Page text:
It would have been virtually impossible for me to have ever seen the actor Edward G. Robinson on the Broadway stage, as his last appearance, in Paddy Chayefsky's Middle of the Night, was in 1957—the year I was born. Renowned as a film actor, it's important to note, that like so many greats who first burst on the scene with the advent of talking pictures, Robinson was a major stage actor before he came to Hollywood in 1929. At that point, he had twenty-nine Broadway plays to his credit in the years between 1916 and 1930, nearly two per season. How's that for a statistic? Always one of my personal favorites, Eddie G was the first actor I ever took to impersonating—at the age of five.
Edward G. Robinson's commemorative 32 cent U.S. postage stamp, issued in 2000.
Robinson was born Emanuel Goldenberg on this date in 1893 in Bucharest, Romania. He was the fifth of six sons, and emigrated with his parents to the United States when he was nine. Raised on the Lower East Side of New York, it came in handy when his career turned to playing tough guys, since he grew up knowing those types well. A bright child, he would eventually boast the ability to speak seven languages fluently, among them Yiddish, Romanian and German. Although for a time he considered becoming a rabbi or a lawyer, he entered the American Academy of Dramatic Arts while still a teenager by means of a scholarship. Advised there to take on a different stage name instead of the Jewish-sounding Emanuel Goldenberg, he chose Edward G. Robinson, later regretting it, as he often complained that it was too long to write out when giving autographs.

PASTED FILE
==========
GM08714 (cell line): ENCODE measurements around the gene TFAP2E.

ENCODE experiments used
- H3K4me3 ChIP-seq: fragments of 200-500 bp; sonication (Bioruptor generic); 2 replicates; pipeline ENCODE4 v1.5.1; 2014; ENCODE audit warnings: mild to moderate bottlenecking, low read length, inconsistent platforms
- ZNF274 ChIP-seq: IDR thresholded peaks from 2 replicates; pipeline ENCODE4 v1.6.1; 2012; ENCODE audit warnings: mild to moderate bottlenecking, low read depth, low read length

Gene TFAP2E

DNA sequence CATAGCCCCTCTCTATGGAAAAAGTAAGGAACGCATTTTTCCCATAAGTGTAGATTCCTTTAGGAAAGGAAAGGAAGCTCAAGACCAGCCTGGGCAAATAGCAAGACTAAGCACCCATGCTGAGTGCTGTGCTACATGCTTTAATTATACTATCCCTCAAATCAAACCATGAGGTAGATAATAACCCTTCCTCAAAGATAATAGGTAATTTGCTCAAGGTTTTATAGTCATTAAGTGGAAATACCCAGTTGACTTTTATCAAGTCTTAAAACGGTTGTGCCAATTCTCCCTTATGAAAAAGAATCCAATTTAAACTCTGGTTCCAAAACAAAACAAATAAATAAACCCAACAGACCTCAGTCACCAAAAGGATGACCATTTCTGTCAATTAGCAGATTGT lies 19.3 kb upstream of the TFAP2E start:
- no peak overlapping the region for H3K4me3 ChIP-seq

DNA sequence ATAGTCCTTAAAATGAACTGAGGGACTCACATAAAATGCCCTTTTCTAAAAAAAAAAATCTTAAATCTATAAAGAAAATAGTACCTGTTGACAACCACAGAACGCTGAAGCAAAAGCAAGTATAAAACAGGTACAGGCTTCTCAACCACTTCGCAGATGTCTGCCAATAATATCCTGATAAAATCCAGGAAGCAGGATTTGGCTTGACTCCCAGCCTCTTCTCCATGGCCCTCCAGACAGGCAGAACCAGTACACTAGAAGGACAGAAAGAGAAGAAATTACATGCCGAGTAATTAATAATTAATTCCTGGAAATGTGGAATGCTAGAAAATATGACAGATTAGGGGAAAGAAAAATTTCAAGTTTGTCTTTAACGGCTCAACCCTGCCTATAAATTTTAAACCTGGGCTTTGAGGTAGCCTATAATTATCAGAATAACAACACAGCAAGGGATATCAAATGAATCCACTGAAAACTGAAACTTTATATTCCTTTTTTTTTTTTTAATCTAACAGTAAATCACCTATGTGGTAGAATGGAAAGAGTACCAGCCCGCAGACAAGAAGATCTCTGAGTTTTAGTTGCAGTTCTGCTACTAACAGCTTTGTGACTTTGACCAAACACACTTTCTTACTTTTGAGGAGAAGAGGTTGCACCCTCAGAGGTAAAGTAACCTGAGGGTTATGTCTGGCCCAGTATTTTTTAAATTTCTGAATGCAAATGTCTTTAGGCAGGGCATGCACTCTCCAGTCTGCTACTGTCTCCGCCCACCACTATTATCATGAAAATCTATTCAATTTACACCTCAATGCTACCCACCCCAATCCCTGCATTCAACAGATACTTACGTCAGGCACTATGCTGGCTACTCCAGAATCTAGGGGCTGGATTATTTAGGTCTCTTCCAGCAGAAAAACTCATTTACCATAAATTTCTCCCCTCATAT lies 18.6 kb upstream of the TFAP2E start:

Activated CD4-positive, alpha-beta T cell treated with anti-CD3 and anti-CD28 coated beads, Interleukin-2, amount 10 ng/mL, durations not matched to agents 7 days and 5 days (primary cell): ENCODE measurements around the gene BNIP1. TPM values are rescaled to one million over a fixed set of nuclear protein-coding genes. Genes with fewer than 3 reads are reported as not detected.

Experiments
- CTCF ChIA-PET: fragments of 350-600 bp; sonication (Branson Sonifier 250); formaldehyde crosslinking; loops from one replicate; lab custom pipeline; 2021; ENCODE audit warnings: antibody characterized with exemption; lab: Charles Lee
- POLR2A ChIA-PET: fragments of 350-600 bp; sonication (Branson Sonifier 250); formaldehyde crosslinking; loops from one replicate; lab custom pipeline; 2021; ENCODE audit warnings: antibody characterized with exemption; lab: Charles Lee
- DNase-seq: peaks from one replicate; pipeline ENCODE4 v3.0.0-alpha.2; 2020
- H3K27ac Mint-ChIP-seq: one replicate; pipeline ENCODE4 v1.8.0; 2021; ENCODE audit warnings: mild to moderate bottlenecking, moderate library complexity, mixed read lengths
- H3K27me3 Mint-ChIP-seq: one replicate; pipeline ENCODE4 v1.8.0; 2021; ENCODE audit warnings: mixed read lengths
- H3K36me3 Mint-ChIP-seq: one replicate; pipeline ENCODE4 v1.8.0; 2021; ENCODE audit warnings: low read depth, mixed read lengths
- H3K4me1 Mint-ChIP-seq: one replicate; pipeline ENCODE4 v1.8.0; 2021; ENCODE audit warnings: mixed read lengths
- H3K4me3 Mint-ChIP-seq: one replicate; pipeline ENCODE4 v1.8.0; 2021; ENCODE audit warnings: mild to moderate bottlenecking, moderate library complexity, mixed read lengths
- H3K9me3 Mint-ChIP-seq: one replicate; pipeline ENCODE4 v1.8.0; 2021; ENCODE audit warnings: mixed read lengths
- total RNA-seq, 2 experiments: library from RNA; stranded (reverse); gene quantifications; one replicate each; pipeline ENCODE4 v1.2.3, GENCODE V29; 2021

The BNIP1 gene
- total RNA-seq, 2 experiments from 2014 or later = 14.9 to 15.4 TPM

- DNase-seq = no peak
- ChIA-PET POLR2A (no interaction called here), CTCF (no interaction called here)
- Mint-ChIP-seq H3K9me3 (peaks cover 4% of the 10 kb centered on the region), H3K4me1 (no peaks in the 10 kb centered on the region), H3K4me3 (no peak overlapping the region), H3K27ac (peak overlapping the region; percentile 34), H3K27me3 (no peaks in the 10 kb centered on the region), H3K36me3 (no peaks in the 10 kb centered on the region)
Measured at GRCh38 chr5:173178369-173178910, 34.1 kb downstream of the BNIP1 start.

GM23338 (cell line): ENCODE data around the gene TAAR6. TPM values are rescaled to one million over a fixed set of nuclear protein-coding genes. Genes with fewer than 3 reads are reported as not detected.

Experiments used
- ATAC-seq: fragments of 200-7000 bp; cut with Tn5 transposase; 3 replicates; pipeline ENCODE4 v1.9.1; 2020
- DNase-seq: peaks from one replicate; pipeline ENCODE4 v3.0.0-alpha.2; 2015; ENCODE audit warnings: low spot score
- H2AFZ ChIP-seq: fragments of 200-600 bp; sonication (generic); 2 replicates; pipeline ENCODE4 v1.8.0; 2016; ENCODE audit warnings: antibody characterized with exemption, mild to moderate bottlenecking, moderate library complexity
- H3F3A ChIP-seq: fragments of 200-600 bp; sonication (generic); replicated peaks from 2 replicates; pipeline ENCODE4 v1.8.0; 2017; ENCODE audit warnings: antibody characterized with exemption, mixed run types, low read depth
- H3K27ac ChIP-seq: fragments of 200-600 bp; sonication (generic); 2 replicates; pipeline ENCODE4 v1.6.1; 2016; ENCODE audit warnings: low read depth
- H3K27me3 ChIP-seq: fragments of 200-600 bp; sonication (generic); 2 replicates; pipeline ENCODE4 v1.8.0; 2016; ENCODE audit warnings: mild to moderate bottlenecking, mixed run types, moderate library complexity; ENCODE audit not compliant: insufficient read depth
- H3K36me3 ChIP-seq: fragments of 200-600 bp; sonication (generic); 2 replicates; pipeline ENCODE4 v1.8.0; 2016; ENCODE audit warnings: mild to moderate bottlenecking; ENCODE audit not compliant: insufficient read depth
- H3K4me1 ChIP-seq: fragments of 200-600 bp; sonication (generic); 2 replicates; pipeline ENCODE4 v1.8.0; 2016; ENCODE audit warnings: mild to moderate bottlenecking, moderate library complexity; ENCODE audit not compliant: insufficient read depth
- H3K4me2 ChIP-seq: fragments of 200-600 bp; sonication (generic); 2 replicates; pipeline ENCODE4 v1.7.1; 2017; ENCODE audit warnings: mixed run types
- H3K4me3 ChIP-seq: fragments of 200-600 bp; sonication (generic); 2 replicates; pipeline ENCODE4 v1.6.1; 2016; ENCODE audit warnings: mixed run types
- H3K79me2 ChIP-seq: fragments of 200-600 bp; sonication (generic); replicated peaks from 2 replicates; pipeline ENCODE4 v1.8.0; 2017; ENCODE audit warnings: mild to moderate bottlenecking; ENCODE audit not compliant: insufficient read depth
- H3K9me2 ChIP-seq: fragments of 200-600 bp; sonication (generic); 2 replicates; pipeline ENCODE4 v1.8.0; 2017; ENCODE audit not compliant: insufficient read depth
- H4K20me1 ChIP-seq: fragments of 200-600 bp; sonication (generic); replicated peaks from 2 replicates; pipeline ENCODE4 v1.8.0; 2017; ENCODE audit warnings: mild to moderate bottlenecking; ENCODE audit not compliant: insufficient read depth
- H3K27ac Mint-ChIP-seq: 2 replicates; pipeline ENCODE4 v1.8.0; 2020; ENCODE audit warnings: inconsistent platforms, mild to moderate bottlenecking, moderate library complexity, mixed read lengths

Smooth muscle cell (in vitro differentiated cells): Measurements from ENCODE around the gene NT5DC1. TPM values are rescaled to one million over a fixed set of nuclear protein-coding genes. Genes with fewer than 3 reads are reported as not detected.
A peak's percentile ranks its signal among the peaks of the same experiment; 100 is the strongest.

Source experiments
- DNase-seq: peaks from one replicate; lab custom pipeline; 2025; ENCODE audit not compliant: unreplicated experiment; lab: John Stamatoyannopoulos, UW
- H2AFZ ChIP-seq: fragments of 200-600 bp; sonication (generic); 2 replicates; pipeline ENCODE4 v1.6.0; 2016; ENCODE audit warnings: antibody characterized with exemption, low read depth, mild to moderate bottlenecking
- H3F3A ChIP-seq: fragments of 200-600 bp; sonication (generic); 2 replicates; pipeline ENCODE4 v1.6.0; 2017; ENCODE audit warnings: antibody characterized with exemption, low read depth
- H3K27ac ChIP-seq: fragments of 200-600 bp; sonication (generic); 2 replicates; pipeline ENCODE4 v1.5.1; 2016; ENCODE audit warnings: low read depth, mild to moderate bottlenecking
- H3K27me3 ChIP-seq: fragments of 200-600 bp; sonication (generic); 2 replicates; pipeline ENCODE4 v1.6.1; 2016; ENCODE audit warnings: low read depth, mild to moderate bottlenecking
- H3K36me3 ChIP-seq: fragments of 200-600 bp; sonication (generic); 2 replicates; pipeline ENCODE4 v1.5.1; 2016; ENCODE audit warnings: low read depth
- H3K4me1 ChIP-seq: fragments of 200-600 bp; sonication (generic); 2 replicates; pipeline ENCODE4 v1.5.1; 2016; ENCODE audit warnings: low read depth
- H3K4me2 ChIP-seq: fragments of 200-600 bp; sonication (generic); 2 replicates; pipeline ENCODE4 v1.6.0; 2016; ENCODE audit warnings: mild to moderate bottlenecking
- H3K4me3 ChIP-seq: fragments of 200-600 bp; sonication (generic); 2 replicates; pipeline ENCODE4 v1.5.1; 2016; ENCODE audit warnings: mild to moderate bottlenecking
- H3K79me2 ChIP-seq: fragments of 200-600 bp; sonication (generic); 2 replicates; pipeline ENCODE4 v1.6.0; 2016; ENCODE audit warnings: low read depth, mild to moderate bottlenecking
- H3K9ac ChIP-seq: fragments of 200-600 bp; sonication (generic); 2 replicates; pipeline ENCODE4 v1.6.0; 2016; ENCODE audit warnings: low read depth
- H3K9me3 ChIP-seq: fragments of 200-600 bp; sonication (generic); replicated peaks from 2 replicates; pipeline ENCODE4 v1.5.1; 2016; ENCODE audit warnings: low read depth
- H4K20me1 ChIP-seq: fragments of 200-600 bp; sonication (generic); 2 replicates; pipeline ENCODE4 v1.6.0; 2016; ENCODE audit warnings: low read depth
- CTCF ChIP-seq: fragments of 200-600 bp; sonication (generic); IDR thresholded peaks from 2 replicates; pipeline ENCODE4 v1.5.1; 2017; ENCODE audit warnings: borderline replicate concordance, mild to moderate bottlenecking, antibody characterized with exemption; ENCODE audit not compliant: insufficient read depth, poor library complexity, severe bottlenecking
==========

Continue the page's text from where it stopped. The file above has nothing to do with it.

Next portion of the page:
Manny Goldenberg during his brief service in the navy in World War I (age 23).
From his first shows on Broadway, Robinson was able to learn from some of the best actors in the early part of the century, cast as he was many times in shows under the producing entity that was the illustrious Theatre Guild. Among them were George Arliss, Pauline Lord, Alfred Lunt, Thomas Mitchell, Frank Morgan, Joseph Schildkraut and Sam Jaffe (who became his lifetime best friend). In 1923, Robinson had the significant supporting role of Shrdlu in Elmer Rice's The Adding Machine, an expressionist drama that got him a lot of attention. Then, in 1927's The Racket, Robinson's performance as a sinister Italian thug led the way to films. Sent out to Hollywood, he was paid $50,000 to star opposite Claudette Colbert in The Hole in the Wall (1929) as a gangster known as "The Fox." After about a half-dozen pictures, it was with 1931's Little Caesar, directed by Mervyn LeRoy, that Robinson catapulted into a star of the first rank. As Rico, the compact Robinson crafted a larger than life character who terrorized all around him. That is, until the film's final frame, when after being gunned down behind a billboard, he rolls out from under it, revealing his bullet-ridden body. As if he cannot believe his fate, Robinson looks to the heavens and, in a stunned voice, declares (in one of the most famous last lines in the history of film), "Mother of Mercy ... is this the end of Rico?"
As the frightened little man, seconds before his death, at the finish of Little Caesar (1931).
From that time on, Robinson became one of the most in-demand actors in Hollywood. Forced time and again to return to gangster roles (he was, after all, under strict contract to Warner Bros. for many years), he was also lucky to have had strong directors who admired him (and hired him), many of them the best in the business, like Michael Curtiz, Howard Hawks, John Huston, Fritz Lang, Orson Welles and Billy Wilder. It was for Wilder that Robinson gave what many consider his finest performance: Barton Keys in 1944's Double Indemnity. This is the role for which he should have won the Academy Award, but for some inexplicable reason, Robinson wasn't even nominated for it. In fact, in what was a major omission, this actor with well over a hundred films to his credit, was never nominated for the Oscar.
Fred McMurray and Robinson in Double Indemnity (1944).